Assuming Plan A is not politically possible in this era where business interests have so much economic and therefore political power, the book describes a number of possible Plan Bs that are already operating in some developed countries. In this era of gridlock politics, this book is a fresh reminder that it is possible for societies to address and hopefully redress serious economic and social problems.
Particularly in Europe, the term “flexicurity” has been thrown around as what Plan B should be. The flexible part of flexicurity is to allow employers to have more or less complete discretion to make employment decisions without regard to the job security of their workers. The security part is to provide workers with permanence in the labor market, even if there is no job security for individual workers with a particular enterprise, as well as providing strong social benefits and useful ongoing vocational training that are available during periods of unemployment. The Dutch and Danish “miracles” are examples of flexicurity at work. The Netherlands has very low unemployment vis-à-vis other OECD countries. It has decentralized collective bargaining down to the local level and has laws that encourage part-time, fixed-term and other non-standard work. About half of all workers hold non-standard jobs, but only 5% to 10% of them describe their situation as involuntary. Most non-standard workers may be satisfied with that status because the law requires equality with SEC workers as to wage rates and benefits.
The Danish version of flexicurity provides no job security by statute or contract. It has the highest percentage of workers in the EU who change jobs. And it has a high labor participation rate and low unemployment. Social benefits, however, are very generous, with workers entitled to unemployment benefits for two years at 90% of their prior income. After unemployment insurance runs out, social welfare benefits that are means-tested kick in with no time limit. The state has very active labor market policies but they impose strict availability criteria. Lifelong continuing vocational training is provided with the highest participation rate in the developed world. All of this is expensive, the highest among OECD countries, with 2.56% of Danish GDP spent on labor market protections. Enterprise gets at-will employment but at the cost of high taxes.
To give a taste of some of the other Plan Bs, Canada has government-funded “sector councils” made up of employers and representatives of workers who work together to expand employment and improve the lives of workers. Italy has some tripartite territorial pacts for some different geographic regions where representatives of the public, employers, and workers are tasked with undertaking numerous development projects with the interwoven goals of economic development and improved employment. Addressing a different problem, several Australian states impose legal liability on Australian enterprises that use supply chains for the labor rights of all workers in the chain, including those at the bottom. The union movements in several countries are trying to cope with the decline of union density and collective bargaining coverage. Japanese enterprise unions have started to recruit non-standard workers of their enterprises. New, community-based unions are being organized in Japan to bring union representation to the workers of smaller employers that have not previously had union representation. German unions are responding to the push by employers for local “derogation” provisions in sector wide collective bargaining by engaging the workers at the local workplaces in local bargaining to try to expand union membership.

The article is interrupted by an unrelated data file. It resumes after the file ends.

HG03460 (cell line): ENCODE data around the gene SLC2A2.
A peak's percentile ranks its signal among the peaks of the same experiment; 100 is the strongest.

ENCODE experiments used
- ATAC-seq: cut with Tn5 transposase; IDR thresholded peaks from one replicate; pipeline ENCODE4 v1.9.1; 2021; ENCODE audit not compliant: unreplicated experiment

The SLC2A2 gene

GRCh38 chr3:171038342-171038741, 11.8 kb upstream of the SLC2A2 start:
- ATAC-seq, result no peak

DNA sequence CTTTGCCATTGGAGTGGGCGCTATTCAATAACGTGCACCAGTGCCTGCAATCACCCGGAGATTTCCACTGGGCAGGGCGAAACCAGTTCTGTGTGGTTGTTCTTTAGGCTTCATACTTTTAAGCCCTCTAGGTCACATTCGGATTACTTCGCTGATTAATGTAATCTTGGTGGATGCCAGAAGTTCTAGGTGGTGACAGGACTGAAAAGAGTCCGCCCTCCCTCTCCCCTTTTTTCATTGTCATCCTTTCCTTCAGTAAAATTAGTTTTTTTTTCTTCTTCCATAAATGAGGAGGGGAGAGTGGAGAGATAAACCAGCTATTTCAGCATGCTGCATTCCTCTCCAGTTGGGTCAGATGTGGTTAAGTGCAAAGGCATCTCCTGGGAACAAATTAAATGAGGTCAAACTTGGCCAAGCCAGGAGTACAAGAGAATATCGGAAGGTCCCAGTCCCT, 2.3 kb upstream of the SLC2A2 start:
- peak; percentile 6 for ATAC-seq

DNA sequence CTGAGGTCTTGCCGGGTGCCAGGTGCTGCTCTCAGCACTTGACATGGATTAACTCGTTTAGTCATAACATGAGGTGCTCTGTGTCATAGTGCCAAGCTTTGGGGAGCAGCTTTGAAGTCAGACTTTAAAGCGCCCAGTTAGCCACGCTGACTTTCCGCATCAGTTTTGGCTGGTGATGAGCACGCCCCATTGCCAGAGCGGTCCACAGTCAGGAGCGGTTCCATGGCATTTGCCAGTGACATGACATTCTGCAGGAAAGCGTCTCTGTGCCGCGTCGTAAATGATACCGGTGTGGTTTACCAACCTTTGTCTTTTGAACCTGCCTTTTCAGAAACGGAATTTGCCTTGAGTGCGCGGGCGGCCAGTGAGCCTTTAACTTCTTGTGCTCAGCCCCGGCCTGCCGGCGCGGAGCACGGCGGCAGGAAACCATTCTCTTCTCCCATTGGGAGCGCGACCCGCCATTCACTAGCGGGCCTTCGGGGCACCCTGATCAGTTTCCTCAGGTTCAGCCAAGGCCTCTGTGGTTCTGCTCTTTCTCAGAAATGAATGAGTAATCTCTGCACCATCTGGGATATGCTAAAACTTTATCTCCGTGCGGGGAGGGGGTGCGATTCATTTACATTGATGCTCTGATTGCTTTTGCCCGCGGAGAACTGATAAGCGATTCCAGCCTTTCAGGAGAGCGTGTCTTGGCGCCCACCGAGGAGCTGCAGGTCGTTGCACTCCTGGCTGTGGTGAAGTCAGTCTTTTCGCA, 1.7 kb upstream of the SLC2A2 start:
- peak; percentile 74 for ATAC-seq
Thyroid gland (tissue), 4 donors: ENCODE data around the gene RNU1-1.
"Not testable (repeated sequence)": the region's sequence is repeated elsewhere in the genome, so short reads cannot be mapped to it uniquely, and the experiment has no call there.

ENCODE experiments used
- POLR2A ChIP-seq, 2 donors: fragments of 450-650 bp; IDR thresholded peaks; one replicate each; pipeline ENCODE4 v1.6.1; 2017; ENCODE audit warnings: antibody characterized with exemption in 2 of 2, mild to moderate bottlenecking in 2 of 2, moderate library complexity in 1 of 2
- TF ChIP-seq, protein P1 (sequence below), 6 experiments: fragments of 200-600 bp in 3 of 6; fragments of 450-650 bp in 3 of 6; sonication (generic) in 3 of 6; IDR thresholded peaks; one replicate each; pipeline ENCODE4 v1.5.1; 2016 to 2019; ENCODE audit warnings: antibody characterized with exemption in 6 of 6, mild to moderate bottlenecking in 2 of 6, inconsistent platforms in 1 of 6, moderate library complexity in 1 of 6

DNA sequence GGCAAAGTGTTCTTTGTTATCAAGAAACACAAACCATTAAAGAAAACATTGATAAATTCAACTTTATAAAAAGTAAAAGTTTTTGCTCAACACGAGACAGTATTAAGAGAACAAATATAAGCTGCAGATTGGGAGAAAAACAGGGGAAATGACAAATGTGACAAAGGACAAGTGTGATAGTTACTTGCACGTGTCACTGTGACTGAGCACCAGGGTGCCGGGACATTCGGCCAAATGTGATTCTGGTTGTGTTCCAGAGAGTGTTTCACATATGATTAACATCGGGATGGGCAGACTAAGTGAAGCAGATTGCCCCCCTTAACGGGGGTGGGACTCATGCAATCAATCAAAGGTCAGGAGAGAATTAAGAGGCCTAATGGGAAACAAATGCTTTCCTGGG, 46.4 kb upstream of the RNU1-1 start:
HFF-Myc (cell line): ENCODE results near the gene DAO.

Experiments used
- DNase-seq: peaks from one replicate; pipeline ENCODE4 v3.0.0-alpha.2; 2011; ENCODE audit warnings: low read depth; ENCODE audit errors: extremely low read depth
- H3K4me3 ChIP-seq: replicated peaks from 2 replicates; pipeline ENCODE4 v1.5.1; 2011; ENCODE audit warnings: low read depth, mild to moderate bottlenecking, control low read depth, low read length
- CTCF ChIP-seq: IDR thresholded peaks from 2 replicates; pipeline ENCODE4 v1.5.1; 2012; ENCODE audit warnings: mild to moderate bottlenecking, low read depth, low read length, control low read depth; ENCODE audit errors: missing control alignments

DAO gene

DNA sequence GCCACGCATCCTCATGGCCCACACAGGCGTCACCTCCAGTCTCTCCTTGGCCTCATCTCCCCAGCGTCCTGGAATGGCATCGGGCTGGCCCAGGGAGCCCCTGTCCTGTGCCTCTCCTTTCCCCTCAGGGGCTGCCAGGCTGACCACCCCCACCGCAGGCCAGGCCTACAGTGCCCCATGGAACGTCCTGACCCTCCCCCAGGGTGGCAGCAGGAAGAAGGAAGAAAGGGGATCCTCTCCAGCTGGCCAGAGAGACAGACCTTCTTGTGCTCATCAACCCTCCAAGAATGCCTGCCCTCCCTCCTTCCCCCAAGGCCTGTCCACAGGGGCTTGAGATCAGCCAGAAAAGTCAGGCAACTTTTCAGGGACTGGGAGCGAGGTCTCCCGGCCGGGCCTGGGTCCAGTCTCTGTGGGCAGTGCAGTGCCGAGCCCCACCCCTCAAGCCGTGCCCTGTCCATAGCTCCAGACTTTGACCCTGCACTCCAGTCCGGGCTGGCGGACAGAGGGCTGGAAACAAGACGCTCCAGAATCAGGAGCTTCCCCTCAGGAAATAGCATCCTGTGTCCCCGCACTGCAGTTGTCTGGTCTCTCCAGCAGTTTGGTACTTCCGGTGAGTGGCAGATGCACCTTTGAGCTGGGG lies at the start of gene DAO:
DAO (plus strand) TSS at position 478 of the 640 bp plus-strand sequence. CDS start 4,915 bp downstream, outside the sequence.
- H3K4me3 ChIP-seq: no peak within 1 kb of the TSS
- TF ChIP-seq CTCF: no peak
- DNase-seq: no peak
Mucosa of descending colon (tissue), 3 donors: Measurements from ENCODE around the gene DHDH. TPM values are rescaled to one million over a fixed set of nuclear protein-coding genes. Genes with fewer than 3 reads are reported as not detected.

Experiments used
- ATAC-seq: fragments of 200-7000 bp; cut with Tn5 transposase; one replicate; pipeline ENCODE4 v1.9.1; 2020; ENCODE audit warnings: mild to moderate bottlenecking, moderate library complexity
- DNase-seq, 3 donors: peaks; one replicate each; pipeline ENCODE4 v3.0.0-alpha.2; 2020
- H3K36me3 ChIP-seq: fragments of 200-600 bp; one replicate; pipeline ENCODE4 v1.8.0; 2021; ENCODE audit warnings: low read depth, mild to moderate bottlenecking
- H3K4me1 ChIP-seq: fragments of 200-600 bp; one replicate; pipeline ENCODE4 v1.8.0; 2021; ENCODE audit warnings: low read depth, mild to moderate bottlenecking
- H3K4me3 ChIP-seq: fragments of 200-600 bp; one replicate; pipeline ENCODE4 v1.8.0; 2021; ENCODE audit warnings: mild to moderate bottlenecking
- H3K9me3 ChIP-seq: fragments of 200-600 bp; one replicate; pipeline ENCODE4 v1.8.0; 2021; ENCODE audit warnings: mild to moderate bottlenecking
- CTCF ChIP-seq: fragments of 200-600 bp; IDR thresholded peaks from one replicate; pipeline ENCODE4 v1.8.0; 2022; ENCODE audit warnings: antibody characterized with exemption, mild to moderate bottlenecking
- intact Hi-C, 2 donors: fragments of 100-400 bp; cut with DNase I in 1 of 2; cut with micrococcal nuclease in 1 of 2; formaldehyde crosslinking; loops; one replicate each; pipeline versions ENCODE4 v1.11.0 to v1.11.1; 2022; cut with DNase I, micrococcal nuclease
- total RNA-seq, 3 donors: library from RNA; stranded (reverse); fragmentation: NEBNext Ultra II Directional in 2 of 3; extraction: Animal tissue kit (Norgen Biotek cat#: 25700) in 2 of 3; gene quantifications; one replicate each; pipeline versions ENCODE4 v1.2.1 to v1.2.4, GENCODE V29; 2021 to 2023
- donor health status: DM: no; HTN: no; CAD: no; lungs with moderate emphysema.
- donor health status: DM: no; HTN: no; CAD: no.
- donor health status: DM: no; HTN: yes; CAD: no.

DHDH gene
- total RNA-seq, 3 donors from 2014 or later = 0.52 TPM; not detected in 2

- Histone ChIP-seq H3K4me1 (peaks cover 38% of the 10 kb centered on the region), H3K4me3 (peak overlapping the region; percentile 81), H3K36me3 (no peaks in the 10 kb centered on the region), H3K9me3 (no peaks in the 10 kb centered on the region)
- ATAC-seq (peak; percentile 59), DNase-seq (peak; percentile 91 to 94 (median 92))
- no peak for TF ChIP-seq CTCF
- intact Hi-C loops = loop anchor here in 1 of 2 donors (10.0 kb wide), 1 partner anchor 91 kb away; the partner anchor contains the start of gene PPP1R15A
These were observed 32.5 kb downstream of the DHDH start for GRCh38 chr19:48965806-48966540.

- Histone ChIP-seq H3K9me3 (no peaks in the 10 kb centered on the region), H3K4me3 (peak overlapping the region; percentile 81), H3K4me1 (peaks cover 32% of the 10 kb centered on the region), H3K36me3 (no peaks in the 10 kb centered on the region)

The globalized economy of goods, services and investment has resulted in a global labor market. Several authors suggest that labor and employment laws and policies should follow the economy and reach across national borders. For example, it is suggested that the liability of all enterprises that operate supply chains for the workers at the bottom could be expanded transnationally. Only in the final chapter, however, is there a broader claim, not for specific transnational labor and employment law, but as a justification for the kind of cross-national scholarship that the book so ably presents. It is claimed that cross-national learning is valuable “to lay the intellectual foundations of a system of labor market regulation that might one day extend across national borders.” While that is true, it is also true that the increasingly globalized economy has weakened the division of economies on a national basis. The attempts of any one nation to address labor and employment issues, such as the erosion of the SEC, through national laws are very much limited by the impact of a globalized economy and labor market. Nations attempting to protect their workers face “race to the bottom” problems because of the very difficult collective action problem all nations face. Without directly saying so, Rethinking Workplace Regulation demonstrates that it is time to begin to shift the paradigm of labor and employment law as national law to a new transnational approach.